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1 Copyright© by Houghton Mifflin Company. All rights reserved.
Chemical Bonding Copyright© by Houghton Mifflin Company. All rights reserved.

2 Intramolecular Bonding Intermolecular Bonding
Within molecules Intermolecular Bonding Between molecule Copyright© by Houghton Mifflin Company. All rights reserved.

3 Octet Rule Atoms tend to gain, lose, or share electrons in order to acquire a full set of valence electrons A very important rule An Octet consist of eight electrons This refers to the outermost eight electrons Compounds form to satisfy the Octet Rule Ionic or Covalent Bonds

4 Types of IntramolecularBonds
Ionic Formed by transfer of electrons Held together by electrostatic attraction Covalent Formed by sharing of electrons Held together by shared electrons Metallic Formed when electron(s) become detached from metal atoms Sea of electrons among + ions metal of atoms


6 Electronegativity values for selected elements.

7 Electronegativity Difference and Bond Type
(Approximate) Bond Type Example 0-0.4 Nonpolar Covalent H-H Moderately Polar Covalent H-Cl 1.0-2 Very Polar Covalent H-F ≥2.0 Ionic NaCl

8 Ions as packed spheres.

9 Na+1 + Cl-1  NaCl (table salt)
Ionic Bonds Ionic bonding occurs when one atom transfers an electron to another atom Both atoms involved become charged One is negatively charged One is positively charged This occurs when a metal reacts with a nonmetal Na+1 + Cl-1  NaCl (table salt)


11 Ions and Charges Cations Positive Ions Anions Negative Ions
Group 1, 2, 3 Form ions with charges equal to their group number Group 5, 6, 7 Form ions with charges equal to group number minus eight

12 Ionic Compounds and Formulas
The formula of a compound describes what elements are in the compound and in what proportions. Compounds that are held together by ionic bonds are called ionic compounds.

13 Common polyatomic ion names
Formula Name NH4+ Ammonium ion CO32- Carbonate ion PO43- Phosphate ion SO42- Sulfate ion OH- Hydroxide ion NO3- Nitrate ion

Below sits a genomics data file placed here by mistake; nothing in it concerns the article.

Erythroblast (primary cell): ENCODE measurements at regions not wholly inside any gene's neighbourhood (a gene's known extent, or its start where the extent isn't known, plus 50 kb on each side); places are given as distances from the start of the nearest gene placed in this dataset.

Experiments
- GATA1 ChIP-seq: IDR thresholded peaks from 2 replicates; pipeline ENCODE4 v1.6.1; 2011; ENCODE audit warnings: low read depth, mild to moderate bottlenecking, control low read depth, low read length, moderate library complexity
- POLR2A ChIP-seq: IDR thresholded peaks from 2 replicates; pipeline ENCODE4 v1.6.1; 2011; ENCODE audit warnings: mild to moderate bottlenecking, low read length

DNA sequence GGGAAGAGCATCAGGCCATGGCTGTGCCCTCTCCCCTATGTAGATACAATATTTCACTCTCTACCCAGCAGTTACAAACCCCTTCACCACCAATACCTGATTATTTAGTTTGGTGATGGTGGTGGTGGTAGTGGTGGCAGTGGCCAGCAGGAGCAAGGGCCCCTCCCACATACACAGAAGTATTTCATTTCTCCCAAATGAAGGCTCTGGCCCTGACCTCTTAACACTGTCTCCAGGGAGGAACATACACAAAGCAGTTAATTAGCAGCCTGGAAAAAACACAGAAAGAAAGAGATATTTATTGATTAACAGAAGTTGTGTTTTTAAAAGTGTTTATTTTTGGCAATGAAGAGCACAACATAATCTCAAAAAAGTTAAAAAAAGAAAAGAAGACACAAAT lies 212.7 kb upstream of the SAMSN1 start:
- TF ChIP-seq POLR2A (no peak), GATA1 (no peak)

14 Formation of Ionic Compounds
Al SO42- Al2(SO4)3 Ionic compounds forms such that total of ionic charges is zero. For above case: 2 x (+3) = 6 3 x (-2) = -6 Total

15 O The Lewis dot structure for Oxygen
Oxygen is in group VIA so it has 6 valence electrons

16 Cl The Lewis dot structure for Chlorine
chlorine is in group VIIA so it has 7 valence electrons

17 Ca The Lewis dot structure for calcium
calcium is in group IIA so it has 2 valence electrons

18 Making calcium chloride
+ Ca Cl CaCl2

19 Covalent Bonds A covalent bond is a chemical bond that is formed when two atoms share a pair of electrons. H. + H.  H:H Covalent Compounds and Formulas In the above example, each hydrogen has a filled valence shell simulating the electron configuration of helium. Compounds that are held together by covalent bonds are called covalent compounds. Covalent compounds form from atoms on the right side of the periodic table

20 Multiple Bonds. In electron dot notations, a pair of electrons can be represented by a pair of dots : . This can be a bonding pair or a lone pair (non-bonding pair). Bonding pairs can also be represented by lines connecting atoms. H:H = H-H When one pair of electrons is shared, it is called a single bond. H-H

21 When two pairs of electrons are shared it is called a double bond.
When three pairs of electrons are shared it is called a triple bond.

22 Bond Length Bond Length varies for covalent bonds between different elements See p. 187 Two important trends As one moves down a group, bond length between atoms increases F—F nm Cl—Cl nm Br—Br nm Multiple bonds are shorter than single bonds Example: two carbon atoms bonded together Single covalent bond nm Double covalent bond nm Triple covalent bond nm


24 Exceptions to the Octet Rule
Exceptions to the octet rule include those for atoms that cannot fit eight electrons, and for those that can fit more than eight electrons, into their outermost orbital. Hydrogen forms bonds in which it is surrounded by only two electrons. Boron has just three valence electrons, so it tends to form bonds in which it is surrounded by six electrons. Main-group elements in Periods 3 and up can form bonds with expanded valence, involving more than eight electrons, e.g. PF5 and SF6

25 Electron-Dot Notation
To keep track of valence electrons, it is helpful to use electron-dot notation. Electron-dot notation is an electron-configuration notation in which only the valence electrons of an atom of a particular element are shown, indicated by dots placed around the element’s symbol. The inner-shell electrons are not shown.

26 Lewis Structures Chapter 6
Electron-dot notation can also be used to represent molecules. The pair of dots between the two symbols represents the shared electron pair of the hydrogen-hydrogen covalent bond. For a molecule of fluorine, F2, the electron-dot notations of two fluorine atoms are combined.

27 Chapter 6 Lewis Structures
The pair of dots between the two symbols represents the shared pair of a covalent bond. In addition, each fluorine atom is surrounded by three pairs of electrons that are not shared in bonds. An unshared pair, also called a lone pair, is a pair of electrons that is not involved in bonding and that belongs exclusively to one atom. See Example, p. 185

28 Multiple Covalent Bonds